NSF Seeking Research Community Input on Next Strategic Plan

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Publication date: 
24 August 2016
Number: 
102

The National Science Foundation is soliciting feedback on the foundation’s next strategic plan, which will set its vision statement, core values, and strategic goals and objectives from 2018 to 2022.

The National Science Foundation has issued a call to the public and the scientific community for feedback on its vision, core values, and strategic goals and objectives. Results will inform the development of the foundation’s next strategic plan, which will span 2018 through 2022.

NSF’s current strategic plan (summary brochure available here) was finalized in 2014 and is in effect through 2018. The foundation will develop the new strategic plan in 2017 and 2018, with an initial draft expected to be ready in May 2017.

NSF seeks input from individuals and organizations by Sept. 27, 2016. Comments can be submitted through the NSF website here, and any questions can be addressed to strategicplan [at] nsf.gov.

NSF pursuing input from a variety of sources

The development of the new strategic plan will be a joint effort of NSF and the National Science Board (NSB), in particular its Committee on Strategy and Budget, which is chaired by Arizona State University inventor and engineer Sethuraman Panchanathan. During advisory committee meetings this fall, NSF and NSB will engage with representatives from the research and education communities, industrial representatives, and organizational management experts to solicit their input into the plan. NSB and the foundation will also seek input from Congress.

In the coming months, NSF will provide opportunities for all of the foundation’s staff to participate in plan development, and much of the detailed drafting will involve the leadership of NSF’s six research directorates. In addition to building on the current strategic plan, the new plan will draw on NSF’s ten “big ideas,” existing budget narratives, and the biennial Science and Engineering Indicators report.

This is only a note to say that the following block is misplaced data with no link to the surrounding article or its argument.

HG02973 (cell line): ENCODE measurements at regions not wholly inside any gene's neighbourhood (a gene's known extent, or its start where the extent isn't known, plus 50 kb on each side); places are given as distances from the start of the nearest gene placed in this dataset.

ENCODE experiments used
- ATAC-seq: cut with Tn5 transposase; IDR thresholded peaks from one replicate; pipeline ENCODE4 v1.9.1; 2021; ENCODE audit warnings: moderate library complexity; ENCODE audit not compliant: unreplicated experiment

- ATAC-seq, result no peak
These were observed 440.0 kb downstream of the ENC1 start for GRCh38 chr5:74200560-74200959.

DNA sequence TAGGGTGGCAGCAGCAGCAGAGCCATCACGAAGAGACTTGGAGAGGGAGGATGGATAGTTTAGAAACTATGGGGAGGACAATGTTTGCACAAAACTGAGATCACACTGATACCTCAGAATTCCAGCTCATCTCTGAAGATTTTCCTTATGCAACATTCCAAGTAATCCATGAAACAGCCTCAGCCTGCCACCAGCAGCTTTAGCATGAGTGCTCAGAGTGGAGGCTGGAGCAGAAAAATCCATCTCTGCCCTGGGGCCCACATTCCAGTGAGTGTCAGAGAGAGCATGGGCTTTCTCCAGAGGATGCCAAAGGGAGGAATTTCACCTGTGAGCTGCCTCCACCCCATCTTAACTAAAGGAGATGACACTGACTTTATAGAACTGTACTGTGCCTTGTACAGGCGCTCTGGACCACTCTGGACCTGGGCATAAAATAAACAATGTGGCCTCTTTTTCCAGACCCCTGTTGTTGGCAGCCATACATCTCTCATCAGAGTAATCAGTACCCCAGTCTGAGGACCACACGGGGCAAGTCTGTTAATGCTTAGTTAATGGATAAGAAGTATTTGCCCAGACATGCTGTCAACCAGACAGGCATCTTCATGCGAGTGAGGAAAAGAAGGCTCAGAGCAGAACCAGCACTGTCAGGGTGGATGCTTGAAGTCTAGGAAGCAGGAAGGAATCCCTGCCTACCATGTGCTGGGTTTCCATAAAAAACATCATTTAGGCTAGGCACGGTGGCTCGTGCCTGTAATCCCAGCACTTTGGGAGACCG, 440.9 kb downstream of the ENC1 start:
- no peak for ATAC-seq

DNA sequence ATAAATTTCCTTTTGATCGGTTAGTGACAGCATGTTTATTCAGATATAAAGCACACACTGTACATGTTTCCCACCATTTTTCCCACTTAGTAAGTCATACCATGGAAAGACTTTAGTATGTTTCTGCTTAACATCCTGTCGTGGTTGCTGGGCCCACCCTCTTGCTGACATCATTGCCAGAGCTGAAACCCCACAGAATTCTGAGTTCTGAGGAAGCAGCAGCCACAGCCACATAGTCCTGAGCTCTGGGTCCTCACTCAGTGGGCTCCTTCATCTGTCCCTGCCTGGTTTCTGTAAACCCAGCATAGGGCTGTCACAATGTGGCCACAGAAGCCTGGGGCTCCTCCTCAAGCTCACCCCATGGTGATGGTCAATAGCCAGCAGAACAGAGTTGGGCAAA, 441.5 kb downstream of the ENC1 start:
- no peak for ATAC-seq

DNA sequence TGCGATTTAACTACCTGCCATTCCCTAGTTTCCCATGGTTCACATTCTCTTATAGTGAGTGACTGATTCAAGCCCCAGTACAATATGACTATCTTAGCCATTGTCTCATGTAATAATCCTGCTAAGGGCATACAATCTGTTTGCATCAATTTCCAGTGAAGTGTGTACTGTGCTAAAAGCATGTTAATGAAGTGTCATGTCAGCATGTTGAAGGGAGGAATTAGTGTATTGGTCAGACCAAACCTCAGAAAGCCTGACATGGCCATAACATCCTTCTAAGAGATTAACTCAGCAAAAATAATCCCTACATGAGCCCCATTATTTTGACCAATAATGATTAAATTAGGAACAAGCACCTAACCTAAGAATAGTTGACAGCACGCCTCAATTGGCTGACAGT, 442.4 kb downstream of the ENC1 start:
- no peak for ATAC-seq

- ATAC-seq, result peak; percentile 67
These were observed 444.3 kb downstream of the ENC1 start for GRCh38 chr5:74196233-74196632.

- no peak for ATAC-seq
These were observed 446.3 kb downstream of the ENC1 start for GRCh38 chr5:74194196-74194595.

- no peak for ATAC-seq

By May 2017, NSF will submit a first draft of the strategic plan to the White House Office of Management and Budget for review. The plan will subsequently be opened to a period of public comment before it is finalized.

As specified by the Government Performance and Results Modernization Act of 2010, each federal agency’s strategic plan serves as a performance management tool. OMB holds agencies to their strategic goals and objectives and will evaluate NSF each year based on progress made toward priority goals. In addition, the law requires each federal agency to produce a new strategic plan by the first Monday in February following the year in which a presidential term commences, a deadline which next falls on Feb. 5, 2018.

Foundation’s next strategic plan will build on 65-year history

NSF Strategic Plan for 2014-2018NSF’s mission, as set by Congress in the National Science Foundation Act of 1950, is “to promote the progress of science; to advance the national health, prosperity, and welfare; to secure the national defense; and for other purposes.” The law and the creation of the NSF were inspired by Vannevar Bush’s landmark 1945 report Science: The Endless Frontier, which made the case for expanding federally funded basic research and called for the establishment of a “National Research Foundation.” The report is widely considered to be one of the most influential and seminal American science policy documents.

While a change to NSF’s mission statement would require another act of Congress, the foundation generally revisits its vision, core values, and strategic goals every four years. NSF’s current vision statement reaches for “A Nation that creates and exploits new concepts in science and engineering and provides global leadership in research and education.” and the foundation's core values are scientific excellence, organizational excellence, learning, inclusiveness, and accountability for public benefit.

The foundation’s current strategic goals and objectives include:

"GOAL 1: Transform the Frontiers of Science and Engineering

  • Objective 1: Invest in fundamental research to ensure significant continuing advances across science, engineering, and education.
  • Objective 2: Integrate education and research to support development of a diverse STEM workforce with cutting-edge capabilities.
  • Objective 3: Provide world-class research infrastructure to enable major scientific advances.

GOAL 2: Stimulate Innovation and Address Societal Needs through Research and Education

  • Objective 1: Strengthen the links between fundamental research and societal needs through investments and partnerships.
  • Objective 2: Build the capacity of the Nation to address societal challenges using a suite of formal, informal, and broadly available STEM educational mechanisms.

GOAL 3: Excel as a Federal Science Agency

  • Objective 1: Build an increasingly diverse, engaged, and high-performing workforce by fostering excellence in recruitment, training, leadership, and management of human capital.
  • Objective 2: Use effective methods and innovative solutions to achieve excellence in accomplishing the agency’s mission."

 

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